Practice can often feel like a chore for some children. Help make music fun and accessible for your child by being enthusiastic about practicing.
Create a distraction free zone.
Designate a positive and distraction free practice space in your home for your child. Remove screens, toys, non-music books to help children stay focused on the task at hand. Make this space a special spot for music making.
Structure your time efficiently by talking through the goals of the practice session before beginning. These goals can be as simple as learning a new scale, memorizing four measures, or vocalizing a cadenza. Having a realistic goal in mind helps students stay on track and keep from being discouraged.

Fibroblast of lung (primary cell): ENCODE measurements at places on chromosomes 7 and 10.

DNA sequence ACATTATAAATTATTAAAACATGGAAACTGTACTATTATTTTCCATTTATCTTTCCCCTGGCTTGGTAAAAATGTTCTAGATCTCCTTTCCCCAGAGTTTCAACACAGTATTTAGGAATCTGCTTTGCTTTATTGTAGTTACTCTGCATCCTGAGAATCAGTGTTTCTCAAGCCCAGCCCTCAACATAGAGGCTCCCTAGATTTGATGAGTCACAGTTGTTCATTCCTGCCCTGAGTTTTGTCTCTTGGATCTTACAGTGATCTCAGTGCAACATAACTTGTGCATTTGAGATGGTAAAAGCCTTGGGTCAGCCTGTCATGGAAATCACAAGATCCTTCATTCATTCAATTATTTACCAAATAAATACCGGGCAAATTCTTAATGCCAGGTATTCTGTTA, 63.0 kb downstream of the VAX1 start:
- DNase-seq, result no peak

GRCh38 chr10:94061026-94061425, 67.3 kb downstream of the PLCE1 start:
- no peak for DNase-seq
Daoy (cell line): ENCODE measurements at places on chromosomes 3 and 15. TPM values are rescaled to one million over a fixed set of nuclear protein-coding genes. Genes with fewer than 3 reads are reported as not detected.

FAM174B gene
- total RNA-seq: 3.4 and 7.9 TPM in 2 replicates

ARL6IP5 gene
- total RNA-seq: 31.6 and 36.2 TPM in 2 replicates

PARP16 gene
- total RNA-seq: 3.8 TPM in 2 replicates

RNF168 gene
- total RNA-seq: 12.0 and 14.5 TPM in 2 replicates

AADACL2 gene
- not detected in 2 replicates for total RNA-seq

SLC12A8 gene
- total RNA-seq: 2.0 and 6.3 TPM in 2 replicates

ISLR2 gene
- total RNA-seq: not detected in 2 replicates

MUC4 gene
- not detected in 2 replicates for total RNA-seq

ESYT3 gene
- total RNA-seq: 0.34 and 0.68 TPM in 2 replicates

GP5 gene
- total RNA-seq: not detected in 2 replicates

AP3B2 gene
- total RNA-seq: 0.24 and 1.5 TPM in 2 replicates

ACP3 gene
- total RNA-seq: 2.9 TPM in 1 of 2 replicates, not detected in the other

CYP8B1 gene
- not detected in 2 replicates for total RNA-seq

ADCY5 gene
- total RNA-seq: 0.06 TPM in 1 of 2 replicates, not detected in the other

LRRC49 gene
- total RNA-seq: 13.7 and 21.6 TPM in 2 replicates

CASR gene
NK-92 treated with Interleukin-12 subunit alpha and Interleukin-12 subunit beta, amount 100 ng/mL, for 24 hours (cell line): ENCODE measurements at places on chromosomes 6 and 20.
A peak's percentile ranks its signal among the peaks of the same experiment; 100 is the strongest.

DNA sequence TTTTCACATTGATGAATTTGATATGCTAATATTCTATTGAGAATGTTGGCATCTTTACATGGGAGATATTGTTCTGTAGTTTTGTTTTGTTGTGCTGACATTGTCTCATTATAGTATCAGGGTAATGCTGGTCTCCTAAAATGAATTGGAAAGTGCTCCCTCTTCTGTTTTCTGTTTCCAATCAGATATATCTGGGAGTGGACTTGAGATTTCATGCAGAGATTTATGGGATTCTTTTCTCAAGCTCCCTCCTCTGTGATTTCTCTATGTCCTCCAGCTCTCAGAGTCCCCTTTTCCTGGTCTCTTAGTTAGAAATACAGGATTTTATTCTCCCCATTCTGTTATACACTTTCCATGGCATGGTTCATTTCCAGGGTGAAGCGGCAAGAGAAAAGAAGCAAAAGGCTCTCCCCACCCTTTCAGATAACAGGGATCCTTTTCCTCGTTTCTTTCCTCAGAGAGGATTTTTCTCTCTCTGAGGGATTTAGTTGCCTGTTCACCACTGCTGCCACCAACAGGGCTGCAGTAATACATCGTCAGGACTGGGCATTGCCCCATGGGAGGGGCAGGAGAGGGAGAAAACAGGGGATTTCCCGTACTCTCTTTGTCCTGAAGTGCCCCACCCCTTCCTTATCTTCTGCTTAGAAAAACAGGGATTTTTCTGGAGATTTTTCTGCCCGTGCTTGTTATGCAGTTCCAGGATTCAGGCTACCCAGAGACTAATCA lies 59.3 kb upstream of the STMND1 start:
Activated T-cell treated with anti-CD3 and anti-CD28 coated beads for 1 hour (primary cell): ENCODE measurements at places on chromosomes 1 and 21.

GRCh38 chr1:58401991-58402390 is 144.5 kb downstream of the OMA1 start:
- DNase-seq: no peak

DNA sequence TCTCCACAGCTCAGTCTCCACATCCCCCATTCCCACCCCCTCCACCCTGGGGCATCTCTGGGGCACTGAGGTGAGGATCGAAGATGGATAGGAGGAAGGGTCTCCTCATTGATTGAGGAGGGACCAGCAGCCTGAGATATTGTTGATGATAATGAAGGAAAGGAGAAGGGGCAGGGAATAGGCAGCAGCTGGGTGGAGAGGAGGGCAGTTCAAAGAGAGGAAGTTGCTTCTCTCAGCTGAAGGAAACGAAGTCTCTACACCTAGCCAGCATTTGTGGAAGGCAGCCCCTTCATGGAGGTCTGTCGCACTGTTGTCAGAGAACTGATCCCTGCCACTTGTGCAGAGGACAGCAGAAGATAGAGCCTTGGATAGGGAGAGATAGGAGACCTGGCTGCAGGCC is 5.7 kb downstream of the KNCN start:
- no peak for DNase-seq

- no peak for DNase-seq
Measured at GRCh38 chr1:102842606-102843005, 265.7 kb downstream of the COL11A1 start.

Incentives and rewards.
Rewarding your child for completing practice time can be a good incentive to help uninterested children focus. But be aware of how you’re rewarding. Telling your child they can watch TV or have a snack as soon as they finish practicing, doesn’t encourage productive practice time. Instead, reward your child for goals met during their practice session.